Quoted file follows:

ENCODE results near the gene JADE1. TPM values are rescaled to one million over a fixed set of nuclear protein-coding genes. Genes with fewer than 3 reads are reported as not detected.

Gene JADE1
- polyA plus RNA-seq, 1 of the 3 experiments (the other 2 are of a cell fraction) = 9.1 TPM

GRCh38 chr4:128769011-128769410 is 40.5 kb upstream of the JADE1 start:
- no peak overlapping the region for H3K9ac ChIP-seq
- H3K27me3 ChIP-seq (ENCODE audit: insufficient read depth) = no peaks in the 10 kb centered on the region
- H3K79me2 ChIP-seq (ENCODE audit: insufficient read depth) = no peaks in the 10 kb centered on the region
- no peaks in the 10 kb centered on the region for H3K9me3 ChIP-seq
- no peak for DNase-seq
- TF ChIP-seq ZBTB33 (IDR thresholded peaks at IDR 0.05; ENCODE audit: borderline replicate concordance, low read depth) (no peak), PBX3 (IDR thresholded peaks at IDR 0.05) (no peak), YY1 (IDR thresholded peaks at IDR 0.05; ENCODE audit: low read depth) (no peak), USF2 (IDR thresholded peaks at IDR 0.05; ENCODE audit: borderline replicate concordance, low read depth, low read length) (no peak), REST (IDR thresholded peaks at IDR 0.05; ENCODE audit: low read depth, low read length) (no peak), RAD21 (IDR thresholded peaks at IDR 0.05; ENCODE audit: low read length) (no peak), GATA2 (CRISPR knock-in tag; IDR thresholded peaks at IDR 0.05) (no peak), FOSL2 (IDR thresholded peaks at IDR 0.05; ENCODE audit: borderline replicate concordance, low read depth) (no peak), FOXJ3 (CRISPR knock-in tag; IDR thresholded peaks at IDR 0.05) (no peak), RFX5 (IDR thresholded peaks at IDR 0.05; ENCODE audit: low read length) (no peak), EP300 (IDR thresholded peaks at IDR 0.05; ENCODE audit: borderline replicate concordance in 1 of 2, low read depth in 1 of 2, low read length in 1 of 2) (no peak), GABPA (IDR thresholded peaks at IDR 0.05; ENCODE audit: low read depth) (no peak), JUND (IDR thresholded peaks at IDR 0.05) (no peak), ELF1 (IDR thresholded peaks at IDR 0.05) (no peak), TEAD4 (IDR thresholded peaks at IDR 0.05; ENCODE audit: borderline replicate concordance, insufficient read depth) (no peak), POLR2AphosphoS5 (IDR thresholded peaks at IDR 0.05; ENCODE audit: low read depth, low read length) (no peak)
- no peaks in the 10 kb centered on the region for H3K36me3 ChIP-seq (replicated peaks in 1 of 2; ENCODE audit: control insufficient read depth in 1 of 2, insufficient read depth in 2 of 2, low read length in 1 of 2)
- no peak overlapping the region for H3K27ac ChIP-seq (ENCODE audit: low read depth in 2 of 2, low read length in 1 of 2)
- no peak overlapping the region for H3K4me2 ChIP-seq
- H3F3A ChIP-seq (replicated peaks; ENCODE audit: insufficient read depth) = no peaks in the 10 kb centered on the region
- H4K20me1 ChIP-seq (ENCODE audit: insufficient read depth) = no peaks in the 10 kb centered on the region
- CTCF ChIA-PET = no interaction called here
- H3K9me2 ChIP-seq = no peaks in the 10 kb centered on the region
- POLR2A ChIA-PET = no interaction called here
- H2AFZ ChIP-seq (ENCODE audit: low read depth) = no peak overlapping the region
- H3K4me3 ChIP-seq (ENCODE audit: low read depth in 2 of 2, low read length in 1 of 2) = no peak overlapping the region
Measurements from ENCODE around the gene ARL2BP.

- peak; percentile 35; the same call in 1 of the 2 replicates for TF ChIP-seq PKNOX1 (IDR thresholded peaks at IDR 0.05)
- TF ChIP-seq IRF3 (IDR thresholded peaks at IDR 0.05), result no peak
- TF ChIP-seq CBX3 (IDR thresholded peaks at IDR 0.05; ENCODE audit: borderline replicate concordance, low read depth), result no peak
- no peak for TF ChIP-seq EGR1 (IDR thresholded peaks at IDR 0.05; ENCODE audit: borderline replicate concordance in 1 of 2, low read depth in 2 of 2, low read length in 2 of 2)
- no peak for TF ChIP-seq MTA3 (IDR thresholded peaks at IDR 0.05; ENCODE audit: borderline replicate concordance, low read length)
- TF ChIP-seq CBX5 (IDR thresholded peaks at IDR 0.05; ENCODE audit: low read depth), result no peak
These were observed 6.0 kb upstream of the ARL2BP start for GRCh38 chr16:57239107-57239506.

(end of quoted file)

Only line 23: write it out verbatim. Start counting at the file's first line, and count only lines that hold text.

- TF ChIP-seq IRF3 (IDR thresholded peaks at IDR 0.05), result no peak